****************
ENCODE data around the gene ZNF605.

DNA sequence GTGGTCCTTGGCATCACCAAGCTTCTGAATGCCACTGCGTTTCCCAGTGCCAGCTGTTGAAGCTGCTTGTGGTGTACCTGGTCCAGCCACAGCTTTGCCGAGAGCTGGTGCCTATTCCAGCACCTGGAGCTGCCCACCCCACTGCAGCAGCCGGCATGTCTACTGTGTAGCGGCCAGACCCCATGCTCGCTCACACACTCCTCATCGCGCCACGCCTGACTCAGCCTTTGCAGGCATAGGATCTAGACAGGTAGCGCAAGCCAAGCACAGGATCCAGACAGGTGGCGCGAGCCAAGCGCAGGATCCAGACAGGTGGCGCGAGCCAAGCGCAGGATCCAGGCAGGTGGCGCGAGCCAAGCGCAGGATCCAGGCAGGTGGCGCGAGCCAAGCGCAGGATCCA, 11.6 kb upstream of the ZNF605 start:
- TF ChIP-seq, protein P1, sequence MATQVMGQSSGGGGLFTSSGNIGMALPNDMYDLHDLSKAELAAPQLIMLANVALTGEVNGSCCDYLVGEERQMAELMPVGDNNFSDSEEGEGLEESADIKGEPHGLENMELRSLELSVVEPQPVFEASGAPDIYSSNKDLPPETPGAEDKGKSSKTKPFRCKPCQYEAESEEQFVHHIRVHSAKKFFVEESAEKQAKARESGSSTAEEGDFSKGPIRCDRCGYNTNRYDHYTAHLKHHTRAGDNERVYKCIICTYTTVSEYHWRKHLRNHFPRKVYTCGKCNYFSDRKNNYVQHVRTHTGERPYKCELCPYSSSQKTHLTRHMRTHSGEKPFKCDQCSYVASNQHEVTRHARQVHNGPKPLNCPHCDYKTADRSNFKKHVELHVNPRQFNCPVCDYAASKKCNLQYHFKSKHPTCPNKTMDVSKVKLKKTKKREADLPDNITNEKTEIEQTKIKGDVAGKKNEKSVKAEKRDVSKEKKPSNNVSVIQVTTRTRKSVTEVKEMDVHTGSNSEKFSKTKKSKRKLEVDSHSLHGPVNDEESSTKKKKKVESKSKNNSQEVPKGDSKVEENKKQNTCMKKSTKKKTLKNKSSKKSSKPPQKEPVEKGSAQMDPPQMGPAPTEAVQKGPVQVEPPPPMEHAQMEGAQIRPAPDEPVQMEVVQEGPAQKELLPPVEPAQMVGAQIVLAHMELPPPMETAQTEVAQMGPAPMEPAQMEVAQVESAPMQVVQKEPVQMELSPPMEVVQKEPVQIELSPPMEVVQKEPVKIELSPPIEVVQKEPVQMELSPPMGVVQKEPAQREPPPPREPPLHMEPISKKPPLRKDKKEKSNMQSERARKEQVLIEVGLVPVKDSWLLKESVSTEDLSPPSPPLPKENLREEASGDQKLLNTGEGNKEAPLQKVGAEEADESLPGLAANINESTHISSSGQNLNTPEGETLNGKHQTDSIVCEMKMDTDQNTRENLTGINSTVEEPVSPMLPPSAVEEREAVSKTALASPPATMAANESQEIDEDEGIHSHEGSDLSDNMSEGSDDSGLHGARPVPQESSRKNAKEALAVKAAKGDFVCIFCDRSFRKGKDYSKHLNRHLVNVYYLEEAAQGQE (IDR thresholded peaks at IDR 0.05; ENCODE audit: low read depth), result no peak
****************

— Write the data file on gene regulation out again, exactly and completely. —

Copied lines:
ENCODE data around the gene ZNF605.

DNA sequence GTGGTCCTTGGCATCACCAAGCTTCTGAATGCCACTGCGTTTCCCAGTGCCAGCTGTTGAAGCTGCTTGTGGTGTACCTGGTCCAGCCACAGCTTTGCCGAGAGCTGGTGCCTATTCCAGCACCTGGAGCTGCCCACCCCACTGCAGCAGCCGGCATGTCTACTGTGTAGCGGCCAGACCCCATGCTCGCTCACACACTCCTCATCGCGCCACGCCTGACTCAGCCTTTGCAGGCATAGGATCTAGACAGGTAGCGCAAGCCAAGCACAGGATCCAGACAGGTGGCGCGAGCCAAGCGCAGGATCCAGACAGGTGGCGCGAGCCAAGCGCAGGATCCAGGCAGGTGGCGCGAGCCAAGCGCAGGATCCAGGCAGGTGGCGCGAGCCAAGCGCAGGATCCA, 11.6 kb upstream of the ZNF605 start:
- TF ChIP-seq, protein P1, sequence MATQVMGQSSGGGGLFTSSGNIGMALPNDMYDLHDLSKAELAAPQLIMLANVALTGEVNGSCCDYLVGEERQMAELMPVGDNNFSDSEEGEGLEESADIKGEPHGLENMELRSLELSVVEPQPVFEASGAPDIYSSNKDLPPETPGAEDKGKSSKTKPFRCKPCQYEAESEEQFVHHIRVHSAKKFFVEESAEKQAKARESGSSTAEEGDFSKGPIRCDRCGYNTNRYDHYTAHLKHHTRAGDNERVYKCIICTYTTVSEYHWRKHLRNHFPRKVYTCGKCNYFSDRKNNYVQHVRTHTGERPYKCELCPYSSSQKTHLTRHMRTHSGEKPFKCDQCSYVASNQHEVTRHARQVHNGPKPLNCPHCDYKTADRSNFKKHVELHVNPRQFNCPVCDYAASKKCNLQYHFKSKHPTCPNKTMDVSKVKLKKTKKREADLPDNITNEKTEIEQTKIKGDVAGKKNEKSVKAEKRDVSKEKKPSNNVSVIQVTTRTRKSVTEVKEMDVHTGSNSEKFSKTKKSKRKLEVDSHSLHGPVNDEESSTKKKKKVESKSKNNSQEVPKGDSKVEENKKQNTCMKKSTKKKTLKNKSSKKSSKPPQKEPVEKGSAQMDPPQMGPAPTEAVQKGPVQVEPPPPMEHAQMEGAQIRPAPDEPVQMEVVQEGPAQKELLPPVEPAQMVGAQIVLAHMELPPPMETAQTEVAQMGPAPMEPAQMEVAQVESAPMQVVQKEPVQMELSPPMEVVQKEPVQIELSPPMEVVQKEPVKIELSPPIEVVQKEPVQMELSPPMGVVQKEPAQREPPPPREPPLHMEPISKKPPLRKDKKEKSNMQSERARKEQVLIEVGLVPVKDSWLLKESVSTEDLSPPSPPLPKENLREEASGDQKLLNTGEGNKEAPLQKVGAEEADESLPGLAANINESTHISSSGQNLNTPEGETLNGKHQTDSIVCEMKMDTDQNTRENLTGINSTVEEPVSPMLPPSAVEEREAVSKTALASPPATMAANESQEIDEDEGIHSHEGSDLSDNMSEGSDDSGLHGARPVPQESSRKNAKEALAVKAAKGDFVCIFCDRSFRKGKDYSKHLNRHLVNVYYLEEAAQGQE (IDR thresholded peaks at IDR 0.05; ENCODE audit: low read depth), result no peak